Paint & Body Special Section
Any paint job involves decisions, and one of the most important decisions you will make in painting your Corvette is just how far you want to go. Here, there are extreme ends of the spectrum. There are plenty of quickie paint shops that will scuff the existing exterior paint, bust out the tape, and spray away. That barely rates as a bare minimum pproach. On the other hand, perfection means pulling the body off and down to a bare shell, stripped of the last nut and bolt, and kicking off the paintwork from there. Most of us will end up somewhere in the middle. The condition of the car plays an important role in the decisionmaking process. Indeed, if the car is otherwise mint and is being resprayed in the stock color, a scuff and exterior respray may be quite acceptable.
For our project C3 Corvette, there were several factors that set the direction. Overall, the vehicle is in decent condition, but the fact that the exterior paint was heavily checked (surface cracking) meant the paint would have to be stripped completely off. The visible cracks in the paint common to these cars will typically go right down to the bottom layer of primer. Just sanding and burying the checked paint with more primer will only temporarily hide the problem if it is not dealt with by stripping. In fact, our car had already received one respray over its original finish sometime in its past life, and, needless to say, the checking was not dealt with then.
Another factor that helps define the direction of our effort is the fact that we will be changing colors from the factory white to a custom orange from Planet Color. Since we don't want any trace of the original paint peaking in, the color change necessitates substantial disassembly. We removed every bit of exterior trim and components from the exterior body. Before it's all done, the doors will be removed, as well as the hood for a seamless repaint in the new hue. Essentially, all the areas that will be visible, and many that will not, will be repainted in the new color, with no taped edges hiding or revealing the original white.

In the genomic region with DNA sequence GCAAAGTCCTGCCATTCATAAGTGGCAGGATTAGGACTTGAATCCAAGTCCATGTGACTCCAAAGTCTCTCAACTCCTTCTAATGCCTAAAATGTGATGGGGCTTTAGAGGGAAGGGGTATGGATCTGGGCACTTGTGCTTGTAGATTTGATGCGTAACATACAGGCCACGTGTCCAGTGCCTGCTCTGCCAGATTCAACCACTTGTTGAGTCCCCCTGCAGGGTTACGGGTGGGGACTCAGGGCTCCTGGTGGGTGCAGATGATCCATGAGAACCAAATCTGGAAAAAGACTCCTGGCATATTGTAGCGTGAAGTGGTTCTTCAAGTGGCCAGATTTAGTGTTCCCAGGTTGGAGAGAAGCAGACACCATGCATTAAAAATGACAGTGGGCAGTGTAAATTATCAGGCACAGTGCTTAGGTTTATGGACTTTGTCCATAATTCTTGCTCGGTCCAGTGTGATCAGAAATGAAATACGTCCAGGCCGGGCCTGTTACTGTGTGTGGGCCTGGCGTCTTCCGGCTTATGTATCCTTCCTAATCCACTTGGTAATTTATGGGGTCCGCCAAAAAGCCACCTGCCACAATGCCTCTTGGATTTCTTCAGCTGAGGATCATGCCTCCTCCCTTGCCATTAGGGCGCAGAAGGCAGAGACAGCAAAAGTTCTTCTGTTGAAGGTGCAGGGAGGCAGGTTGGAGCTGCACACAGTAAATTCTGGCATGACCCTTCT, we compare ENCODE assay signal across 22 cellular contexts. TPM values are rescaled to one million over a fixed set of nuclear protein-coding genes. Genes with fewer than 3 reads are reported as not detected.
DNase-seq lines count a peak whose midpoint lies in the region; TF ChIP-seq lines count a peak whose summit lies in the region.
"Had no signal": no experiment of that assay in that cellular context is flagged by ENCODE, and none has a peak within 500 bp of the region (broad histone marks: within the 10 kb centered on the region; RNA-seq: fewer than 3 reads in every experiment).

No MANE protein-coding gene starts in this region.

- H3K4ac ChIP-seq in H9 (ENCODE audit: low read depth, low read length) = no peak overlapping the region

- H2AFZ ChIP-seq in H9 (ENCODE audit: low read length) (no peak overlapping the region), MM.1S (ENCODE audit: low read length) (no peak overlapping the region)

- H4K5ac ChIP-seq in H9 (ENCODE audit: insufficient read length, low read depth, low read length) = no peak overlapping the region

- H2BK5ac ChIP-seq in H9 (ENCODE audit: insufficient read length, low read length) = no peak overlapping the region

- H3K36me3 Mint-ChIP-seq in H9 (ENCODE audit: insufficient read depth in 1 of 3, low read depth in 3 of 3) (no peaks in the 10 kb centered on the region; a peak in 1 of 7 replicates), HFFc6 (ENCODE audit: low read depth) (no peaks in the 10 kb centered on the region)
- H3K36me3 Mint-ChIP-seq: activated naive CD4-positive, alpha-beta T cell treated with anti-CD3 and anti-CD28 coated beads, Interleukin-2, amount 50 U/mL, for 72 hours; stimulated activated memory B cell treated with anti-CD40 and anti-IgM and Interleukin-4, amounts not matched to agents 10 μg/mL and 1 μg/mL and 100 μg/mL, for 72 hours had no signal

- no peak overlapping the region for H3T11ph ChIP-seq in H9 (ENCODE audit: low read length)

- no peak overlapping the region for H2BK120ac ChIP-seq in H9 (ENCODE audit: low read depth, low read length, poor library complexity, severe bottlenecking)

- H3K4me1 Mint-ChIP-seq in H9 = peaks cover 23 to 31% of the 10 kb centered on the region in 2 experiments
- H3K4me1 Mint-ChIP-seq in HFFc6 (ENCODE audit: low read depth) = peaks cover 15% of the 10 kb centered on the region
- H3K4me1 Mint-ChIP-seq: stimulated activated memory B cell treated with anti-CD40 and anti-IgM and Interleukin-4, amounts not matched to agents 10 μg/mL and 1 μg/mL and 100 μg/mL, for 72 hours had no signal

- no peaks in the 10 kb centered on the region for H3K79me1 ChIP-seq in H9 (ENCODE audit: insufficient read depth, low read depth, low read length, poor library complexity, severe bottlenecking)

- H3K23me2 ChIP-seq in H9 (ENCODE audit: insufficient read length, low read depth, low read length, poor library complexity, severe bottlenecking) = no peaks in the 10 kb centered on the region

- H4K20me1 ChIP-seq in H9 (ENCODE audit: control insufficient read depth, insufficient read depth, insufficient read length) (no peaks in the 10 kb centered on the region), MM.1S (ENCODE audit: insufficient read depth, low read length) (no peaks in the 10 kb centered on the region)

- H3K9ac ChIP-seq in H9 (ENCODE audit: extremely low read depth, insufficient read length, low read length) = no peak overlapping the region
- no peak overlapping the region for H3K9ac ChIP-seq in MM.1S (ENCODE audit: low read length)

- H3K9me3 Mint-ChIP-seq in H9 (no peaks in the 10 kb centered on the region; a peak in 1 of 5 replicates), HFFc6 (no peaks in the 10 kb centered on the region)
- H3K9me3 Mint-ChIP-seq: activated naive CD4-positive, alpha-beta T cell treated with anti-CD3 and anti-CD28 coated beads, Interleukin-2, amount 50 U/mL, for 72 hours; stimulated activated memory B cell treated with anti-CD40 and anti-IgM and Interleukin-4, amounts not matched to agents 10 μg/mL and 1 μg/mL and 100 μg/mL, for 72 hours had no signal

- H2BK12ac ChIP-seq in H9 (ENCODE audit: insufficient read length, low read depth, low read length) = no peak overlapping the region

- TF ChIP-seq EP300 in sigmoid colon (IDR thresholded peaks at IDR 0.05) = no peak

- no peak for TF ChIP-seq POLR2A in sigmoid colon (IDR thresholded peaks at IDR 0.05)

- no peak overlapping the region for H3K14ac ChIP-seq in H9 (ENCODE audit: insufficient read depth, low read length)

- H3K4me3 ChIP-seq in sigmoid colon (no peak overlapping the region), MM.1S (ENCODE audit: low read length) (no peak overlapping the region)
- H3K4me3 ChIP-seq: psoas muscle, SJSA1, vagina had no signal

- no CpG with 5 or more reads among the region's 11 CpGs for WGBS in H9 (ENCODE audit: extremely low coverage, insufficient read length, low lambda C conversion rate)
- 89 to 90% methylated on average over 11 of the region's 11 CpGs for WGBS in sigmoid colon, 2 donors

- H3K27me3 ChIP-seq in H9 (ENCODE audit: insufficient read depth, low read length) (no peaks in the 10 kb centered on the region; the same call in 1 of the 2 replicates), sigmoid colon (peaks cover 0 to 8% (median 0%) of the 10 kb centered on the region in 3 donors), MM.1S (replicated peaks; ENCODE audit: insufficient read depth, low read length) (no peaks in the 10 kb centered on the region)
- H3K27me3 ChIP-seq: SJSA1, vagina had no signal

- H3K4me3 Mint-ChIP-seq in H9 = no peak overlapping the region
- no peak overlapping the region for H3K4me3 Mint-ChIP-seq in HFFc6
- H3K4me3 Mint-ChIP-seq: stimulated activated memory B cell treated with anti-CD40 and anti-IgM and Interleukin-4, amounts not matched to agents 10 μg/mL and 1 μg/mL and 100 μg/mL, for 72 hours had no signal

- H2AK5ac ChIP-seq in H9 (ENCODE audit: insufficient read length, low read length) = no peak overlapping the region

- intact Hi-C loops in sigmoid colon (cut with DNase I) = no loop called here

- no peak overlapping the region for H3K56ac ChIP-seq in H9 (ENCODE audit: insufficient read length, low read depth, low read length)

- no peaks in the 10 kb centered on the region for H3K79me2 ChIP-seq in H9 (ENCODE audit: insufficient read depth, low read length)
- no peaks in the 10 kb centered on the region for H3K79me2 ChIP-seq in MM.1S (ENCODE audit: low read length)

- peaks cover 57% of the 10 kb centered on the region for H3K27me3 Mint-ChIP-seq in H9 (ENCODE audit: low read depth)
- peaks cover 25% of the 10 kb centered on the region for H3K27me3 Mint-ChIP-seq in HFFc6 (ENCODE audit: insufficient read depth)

While this Corvette was a decent 20-footer, we are after show-quality paint here. That means detail that will look great, even under close scrutiny, and the only way to get there is to take the car substantially apart. Fortunately, mid-'70s Corvettes have a minimum of xterior trim, and most of what is thereis fairly easily removed. The only sticking point is that some of the fasteners may be rusted or seized. While penetrating oil and time does the trick in most instances, there were times when we were forced to break out the drill. With the car's exterior fully undressed, stripping the panels was the next step.
There are several ways to strip the paint from a Corvette. The choices here boil down to blasting, sanding, or chemical stripping. Since we wanted to do the job ourselves, specialty blasting was not considered, though many have success with plastic media blasting. The downside of blasting is the media can (and will) get everywhere. Since this car is not receiving a full restoration, we had further reason to seek other paint removal means. Sanding is another alternative, but the potential for digging into the fiberglass body shortly after the paint is removed can lead to damage and a wavy surface. A D/A air sander may be perfect for steel panels, but it takes a brave soul to attempt stripping a fiberglass body with one.
For our situation, that left chemical stripping. This process can be a hit or a miss, depending upon the product and the paint surface. Some paints are incredibly resistant to most chemical strippers, but ours came right off with a single application. The topcoats proved easy to chemically strip, leaving most of the original primer, which we will sand off by hand. Without a doubt, this is that point in our project that really takes some faith since our once acceptable Corvette was now looking like a torn-down wreck. It takes confidence that the final product will prove to be worth it in the end.